ANN ARBOR, Mich. (theconversation.com) — The first casualty of war, says historian Ronald Suny, is not just the truth. Often, he says, “it is what is left out.”
Russian President Vladimir Putin began a full-scale attack on Ukraine on February 24, 2022 and many in the world are now getting a crash course in the complex and intertwined history of those two nations and their peoples. Much of what the public is hearing, though, is jarring to historian Suny’s ears. That’s because some of it is incomplete, some of it is wrong, and some of it is obscured or refracted by the self-interest or the limited perspective of who is telling it. We asked Suny, a professor at the University of Michigan, to respond to a number of popular historical assertions he’s heard recently.
Putin’s view of Russo-Ukrainian history has been widely criticized in the West. What do you think motivates his version of the history?
Putin believes that Ukrainians, Belarusians and Russians are one people, bound by shared history and culture. But he also is aware that they have become separate states recognized in international law and by Russian governments as well. At the same time, he questions the historical formation of the modern Ukrainian state, which he says was the tragic product of decisions by former Russian leaders Vladimir Lenin, Josef Stalin and Nikita Khrushchev. He also questions the sovereignty and distinctive nation-ness of Ukraine. While he promotes national identity in Russia, he denigrates the growing sense of nation-ness in Ukraine.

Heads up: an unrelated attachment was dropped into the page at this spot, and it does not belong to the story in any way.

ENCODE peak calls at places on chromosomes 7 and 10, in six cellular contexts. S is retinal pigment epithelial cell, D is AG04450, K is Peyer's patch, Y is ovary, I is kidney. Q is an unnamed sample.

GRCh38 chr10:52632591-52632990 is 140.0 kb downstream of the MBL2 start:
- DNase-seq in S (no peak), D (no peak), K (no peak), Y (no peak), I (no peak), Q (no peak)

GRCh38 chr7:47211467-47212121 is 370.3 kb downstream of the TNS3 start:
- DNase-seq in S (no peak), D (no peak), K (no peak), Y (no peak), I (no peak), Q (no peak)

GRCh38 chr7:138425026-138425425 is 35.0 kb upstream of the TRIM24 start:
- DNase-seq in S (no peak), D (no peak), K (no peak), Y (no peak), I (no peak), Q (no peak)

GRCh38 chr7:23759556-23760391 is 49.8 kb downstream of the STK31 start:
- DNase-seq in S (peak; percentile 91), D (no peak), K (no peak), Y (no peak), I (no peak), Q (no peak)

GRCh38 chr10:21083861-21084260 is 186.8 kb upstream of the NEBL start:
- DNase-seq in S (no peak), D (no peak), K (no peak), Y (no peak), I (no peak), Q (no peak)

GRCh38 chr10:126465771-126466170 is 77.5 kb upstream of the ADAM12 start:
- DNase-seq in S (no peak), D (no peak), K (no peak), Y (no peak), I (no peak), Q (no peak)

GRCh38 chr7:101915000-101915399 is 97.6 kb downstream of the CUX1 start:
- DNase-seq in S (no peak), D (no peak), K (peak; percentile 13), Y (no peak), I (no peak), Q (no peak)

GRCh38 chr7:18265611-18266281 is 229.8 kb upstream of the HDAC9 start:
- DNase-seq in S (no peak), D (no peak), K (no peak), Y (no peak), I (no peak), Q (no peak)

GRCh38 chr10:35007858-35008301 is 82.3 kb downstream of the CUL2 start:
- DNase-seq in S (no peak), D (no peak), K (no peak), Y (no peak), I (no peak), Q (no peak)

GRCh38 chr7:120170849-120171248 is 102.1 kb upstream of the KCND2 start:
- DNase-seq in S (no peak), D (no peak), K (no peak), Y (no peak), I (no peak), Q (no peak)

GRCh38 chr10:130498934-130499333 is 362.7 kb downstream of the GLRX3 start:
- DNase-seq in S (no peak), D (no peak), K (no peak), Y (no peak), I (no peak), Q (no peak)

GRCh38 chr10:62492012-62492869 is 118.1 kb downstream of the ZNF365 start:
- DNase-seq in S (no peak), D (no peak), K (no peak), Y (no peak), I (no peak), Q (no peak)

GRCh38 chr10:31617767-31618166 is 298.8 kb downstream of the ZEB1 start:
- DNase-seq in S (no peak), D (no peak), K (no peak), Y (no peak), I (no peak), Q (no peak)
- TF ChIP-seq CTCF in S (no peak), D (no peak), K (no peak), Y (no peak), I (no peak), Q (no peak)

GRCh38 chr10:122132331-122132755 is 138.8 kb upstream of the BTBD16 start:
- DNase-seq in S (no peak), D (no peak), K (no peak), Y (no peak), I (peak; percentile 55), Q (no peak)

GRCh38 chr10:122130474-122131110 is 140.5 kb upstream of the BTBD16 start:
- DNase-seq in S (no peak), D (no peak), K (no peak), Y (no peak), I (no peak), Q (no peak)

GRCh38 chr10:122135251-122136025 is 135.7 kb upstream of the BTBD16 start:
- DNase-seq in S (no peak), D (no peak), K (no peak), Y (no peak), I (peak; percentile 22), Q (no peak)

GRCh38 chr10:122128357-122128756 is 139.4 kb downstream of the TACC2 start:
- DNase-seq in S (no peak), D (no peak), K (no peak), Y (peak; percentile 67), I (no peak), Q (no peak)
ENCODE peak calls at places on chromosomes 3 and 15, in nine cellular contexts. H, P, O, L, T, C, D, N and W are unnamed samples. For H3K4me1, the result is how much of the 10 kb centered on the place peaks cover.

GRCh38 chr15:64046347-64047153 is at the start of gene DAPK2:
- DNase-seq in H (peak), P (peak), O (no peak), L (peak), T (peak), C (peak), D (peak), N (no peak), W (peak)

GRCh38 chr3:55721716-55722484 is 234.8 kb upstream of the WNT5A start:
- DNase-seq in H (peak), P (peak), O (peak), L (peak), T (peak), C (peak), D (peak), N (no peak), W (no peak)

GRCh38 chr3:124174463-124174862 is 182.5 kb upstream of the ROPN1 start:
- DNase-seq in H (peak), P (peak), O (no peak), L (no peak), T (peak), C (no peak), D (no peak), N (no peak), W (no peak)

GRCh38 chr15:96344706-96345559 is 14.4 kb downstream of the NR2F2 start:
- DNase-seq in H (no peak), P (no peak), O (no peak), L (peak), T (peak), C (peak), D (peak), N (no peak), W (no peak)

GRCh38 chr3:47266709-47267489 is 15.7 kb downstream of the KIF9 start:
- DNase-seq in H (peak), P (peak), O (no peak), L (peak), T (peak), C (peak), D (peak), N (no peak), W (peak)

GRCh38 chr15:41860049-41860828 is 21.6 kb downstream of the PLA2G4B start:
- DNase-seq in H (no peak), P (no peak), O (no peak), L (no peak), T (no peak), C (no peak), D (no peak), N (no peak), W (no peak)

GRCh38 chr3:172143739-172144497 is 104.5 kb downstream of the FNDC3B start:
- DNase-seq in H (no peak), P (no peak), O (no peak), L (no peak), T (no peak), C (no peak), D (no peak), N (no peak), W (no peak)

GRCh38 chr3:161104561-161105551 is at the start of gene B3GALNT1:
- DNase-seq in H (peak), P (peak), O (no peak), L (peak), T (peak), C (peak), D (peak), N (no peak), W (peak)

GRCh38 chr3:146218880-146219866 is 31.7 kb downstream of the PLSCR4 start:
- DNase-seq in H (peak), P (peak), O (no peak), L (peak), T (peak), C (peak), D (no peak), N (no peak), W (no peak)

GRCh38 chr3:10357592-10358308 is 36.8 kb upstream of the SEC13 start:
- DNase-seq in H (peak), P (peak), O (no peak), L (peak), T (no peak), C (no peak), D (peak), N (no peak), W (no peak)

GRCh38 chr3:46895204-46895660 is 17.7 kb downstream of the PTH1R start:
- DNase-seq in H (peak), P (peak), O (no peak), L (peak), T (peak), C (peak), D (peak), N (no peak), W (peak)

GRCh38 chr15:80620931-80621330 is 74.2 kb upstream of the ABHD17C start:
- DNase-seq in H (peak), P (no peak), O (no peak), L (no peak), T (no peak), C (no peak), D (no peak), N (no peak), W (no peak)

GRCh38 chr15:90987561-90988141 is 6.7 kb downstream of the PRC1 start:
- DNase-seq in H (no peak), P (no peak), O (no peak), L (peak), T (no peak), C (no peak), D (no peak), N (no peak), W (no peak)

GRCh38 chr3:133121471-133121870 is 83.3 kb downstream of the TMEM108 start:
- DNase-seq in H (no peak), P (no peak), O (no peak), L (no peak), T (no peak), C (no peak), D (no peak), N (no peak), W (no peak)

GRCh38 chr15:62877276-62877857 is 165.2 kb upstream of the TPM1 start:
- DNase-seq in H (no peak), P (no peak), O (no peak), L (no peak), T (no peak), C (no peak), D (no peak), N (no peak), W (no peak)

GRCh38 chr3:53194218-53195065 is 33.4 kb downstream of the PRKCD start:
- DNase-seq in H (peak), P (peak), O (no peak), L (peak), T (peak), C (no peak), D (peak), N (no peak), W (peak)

Putin indicates that Ukraine by its very nature ought to be friendly, not hostile, to Russia. But he sees its current government as illegitimate, aggressively nationalist and even fascist. The condition for peaceful relations between states, he repeatedly says, is that they do not threaten the security of other states. Yet, as is clear from the invasion, he presents the greatest threat to Ukraine.
Putin sees Ukraine as an existential threat to Russia, believing that if it enters NATO, offensive weaponry will be placed closer to the Russian border, as already is being done in Romania and Poland.